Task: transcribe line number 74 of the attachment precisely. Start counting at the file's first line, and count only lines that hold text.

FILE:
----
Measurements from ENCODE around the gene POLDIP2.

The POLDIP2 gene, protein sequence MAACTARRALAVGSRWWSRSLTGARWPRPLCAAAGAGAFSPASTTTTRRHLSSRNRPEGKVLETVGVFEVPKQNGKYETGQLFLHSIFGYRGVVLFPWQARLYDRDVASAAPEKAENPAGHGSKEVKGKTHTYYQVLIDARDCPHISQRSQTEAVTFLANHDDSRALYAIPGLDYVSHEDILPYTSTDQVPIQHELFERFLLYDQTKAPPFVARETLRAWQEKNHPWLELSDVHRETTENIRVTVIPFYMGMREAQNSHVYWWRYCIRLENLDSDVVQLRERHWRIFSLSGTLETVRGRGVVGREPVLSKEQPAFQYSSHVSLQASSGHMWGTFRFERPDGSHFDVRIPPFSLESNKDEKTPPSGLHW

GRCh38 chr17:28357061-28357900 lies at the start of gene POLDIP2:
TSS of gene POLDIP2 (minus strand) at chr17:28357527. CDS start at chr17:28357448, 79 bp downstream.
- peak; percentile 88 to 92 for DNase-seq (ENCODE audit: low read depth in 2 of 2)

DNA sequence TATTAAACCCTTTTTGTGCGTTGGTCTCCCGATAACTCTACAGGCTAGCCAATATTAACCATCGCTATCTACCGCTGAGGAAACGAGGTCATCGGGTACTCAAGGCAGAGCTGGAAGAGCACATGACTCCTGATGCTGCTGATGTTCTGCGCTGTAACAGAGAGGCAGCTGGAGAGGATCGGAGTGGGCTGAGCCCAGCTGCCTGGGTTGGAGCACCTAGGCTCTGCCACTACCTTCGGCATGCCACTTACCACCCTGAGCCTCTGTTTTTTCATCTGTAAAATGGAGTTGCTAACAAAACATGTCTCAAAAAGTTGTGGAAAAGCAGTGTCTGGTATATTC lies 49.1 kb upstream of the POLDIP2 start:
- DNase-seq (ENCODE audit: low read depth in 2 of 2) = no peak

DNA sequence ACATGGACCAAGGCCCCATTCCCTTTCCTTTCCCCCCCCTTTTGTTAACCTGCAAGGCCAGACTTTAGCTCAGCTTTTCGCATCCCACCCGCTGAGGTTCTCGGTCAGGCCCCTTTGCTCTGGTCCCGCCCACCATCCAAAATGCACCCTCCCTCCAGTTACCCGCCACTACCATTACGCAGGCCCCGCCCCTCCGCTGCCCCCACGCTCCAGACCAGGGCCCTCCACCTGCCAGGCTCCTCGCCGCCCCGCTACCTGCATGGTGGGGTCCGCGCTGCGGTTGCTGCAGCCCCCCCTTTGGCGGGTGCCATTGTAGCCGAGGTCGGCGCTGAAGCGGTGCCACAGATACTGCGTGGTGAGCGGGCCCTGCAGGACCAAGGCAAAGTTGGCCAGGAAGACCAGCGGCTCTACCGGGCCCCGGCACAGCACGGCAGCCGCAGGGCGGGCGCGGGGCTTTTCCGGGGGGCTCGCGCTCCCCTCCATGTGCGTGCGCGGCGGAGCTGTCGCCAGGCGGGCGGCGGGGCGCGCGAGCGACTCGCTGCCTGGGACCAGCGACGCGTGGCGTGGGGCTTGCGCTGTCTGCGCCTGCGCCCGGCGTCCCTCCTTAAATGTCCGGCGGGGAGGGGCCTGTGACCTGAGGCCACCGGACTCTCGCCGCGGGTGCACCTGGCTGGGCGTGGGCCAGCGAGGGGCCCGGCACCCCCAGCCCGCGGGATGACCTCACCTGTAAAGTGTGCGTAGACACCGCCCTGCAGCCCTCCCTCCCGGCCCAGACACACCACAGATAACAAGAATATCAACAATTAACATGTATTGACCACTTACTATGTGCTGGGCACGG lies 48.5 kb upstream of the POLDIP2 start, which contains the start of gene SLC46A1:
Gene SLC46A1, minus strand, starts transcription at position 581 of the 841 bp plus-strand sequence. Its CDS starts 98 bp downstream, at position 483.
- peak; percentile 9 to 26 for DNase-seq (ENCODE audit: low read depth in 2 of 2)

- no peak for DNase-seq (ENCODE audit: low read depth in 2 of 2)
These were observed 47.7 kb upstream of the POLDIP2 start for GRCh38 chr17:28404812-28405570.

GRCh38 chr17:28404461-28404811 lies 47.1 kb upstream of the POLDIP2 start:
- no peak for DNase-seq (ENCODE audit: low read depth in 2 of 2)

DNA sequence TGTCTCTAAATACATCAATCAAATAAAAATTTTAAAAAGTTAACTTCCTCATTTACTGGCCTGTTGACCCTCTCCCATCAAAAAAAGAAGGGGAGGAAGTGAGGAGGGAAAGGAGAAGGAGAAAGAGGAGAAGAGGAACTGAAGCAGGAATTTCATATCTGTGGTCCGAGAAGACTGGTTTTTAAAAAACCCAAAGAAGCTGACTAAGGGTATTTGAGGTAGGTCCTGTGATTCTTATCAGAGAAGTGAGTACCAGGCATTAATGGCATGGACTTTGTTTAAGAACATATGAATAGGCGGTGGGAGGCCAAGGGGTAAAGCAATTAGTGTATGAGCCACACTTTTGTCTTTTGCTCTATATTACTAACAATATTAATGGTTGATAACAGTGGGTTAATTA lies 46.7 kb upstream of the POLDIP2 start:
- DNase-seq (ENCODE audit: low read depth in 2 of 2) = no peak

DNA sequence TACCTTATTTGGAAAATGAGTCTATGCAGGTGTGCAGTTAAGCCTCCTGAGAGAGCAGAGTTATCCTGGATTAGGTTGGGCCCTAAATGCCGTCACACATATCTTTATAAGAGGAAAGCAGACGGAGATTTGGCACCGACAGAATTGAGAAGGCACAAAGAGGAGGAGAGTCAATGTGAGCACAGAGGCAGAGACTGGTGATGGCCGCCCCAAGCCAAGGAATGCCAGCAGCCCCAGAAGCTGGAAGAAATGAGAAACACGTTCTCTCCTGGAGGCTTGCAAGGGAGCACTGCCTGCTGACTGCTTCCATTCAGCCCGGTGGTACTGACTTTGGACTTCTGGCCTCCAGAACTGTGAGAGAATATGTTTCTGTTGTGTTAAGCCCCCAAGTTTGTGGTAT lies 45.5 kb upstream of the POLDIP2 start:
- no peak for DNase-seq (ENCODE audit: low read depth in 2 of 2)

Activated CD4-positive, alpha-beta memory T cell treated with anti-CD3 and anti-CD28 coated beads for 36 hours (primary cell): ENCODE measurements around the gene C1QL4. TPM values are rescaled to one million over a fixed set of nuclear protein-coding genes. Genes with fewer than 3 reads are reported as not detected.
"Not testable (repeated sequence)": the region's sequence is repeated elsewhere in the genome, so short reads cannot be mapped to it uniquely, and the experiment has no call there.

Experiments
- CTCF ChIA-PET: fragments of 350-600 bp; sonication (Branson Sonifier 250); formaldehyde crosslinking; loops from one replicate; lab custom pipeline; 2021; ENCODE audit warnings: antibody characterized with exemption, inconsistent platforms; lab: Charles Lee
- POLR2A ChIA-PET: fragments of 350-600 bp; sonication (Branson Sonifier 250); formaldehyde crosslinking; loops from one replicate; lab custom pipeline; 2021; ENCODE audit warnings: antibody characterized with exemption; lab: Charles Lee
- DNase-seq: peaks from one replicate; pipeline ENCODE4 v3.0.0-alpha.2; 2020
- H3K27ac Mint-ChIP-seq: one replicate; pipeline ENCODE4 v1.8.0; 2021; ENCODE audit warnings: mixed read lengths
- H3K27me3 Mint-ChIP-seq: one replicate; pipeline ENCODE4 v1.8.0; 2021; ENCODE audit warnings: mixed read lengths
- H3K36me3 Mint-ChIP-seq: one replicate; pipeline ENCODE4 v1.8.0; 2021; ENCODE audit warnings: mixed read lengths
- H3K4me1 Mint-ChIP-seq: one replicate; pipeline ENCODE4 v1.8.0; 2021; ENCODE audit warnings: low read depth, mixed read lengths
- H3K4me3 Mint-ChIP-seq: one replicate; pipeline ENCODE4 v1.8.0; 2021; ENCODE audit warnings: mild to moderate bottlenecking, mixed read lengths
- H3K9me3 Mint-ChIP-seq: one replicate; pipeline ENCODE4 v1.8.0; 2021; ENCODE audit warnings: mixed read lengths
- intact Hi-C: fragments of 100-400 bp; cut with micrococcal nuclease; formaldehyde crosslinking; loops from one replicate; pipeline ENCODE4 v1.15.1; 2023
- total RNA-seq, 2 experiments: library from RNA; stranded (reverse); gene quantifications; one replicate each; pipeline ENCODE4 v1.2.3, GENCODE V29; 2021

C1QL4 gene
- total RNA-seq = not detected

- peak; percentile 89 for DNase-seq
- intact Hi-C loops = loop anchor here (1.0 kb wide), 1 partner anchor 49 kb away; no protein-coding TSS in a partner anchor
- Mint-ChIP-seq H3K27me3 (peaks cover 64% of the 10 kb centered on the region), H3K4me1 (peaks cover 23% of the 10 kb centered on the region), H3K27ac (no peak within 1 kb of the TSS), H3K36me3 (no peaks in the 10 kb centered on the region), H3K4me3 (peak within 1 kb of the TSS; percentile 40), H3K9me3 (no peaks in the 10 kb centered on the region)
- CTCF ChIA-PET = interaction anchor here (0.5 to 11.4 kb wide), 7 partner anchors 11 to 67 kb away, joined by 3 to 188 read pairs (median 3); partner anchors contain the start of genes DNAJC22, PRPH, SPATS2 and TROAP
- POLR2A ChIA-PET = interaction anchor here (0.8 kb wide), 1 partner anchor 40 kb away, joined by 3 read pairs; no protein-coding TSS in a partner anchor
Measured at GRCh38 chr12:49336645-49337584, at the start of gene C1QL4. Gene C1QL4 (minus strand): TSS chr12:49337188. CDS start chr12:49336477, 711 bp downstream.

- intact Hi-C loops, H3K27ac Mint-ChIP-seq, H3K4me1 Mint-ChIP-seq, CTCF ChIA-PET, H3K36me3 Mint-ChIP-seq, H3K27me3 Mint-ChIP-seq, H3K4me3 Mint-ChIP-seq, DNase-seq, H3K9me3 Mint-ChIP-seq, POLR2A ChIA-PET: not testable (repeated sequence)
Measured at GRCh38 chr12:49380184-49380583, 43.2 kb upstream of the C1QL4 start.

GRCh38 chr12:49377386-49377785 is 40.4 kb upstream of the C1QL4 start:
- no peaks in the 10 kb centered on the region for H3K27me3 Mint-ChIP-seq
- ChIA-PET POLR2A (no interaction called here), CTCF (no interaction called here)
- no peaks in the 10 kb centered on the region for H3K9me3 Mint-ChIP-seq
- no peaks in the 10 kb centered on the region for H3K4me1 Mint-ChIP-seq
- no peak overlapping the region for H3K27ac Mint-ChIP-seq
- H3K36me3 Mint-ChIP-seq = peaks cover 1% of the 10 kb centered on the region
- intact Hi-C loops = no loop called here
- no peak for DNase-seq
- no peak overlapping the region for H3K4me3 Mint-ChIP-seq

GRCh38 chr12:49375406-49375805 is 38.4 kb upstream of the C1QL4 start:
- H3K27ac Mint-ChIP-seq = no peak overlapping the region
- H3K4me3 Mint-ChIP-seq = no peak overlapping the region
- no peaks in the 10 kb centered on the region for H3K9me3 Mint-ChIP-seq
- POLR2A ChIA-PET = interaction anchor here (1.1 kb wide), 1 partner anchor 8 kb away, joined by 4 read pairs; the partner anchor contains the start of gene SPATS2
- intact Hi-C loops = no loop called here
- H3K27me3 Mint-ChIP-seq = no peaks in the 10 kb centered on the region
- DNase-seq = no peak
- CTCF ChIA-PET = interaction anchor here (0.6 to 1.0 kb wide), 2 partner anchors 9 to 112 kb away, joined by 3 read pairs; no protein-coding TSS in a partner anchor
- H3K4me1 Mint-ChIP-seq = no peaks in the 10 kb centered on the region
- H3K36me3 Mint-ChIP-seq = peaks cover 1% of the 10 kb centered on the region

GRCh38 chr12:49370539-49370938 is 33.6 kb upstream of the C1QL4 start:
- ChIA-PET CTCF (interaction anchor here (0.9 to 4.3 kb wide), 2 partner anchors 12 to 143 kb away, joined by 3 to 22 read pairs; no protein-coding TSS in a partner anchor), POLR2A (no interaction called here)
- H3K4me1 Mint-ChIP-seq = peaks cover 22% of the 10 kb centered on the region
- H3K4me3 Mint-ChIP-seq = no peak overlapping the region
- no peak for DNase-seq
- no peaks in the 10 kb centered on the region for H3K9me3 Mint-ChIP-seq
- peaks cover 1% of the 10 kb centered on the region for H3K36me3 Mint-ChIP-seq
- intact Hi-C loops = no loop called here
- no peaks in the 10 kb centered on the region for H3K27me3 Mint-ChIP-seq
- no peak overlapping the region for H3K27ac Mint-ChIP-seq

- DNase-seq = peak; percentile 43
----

- DNase-seq = peak; percentile 43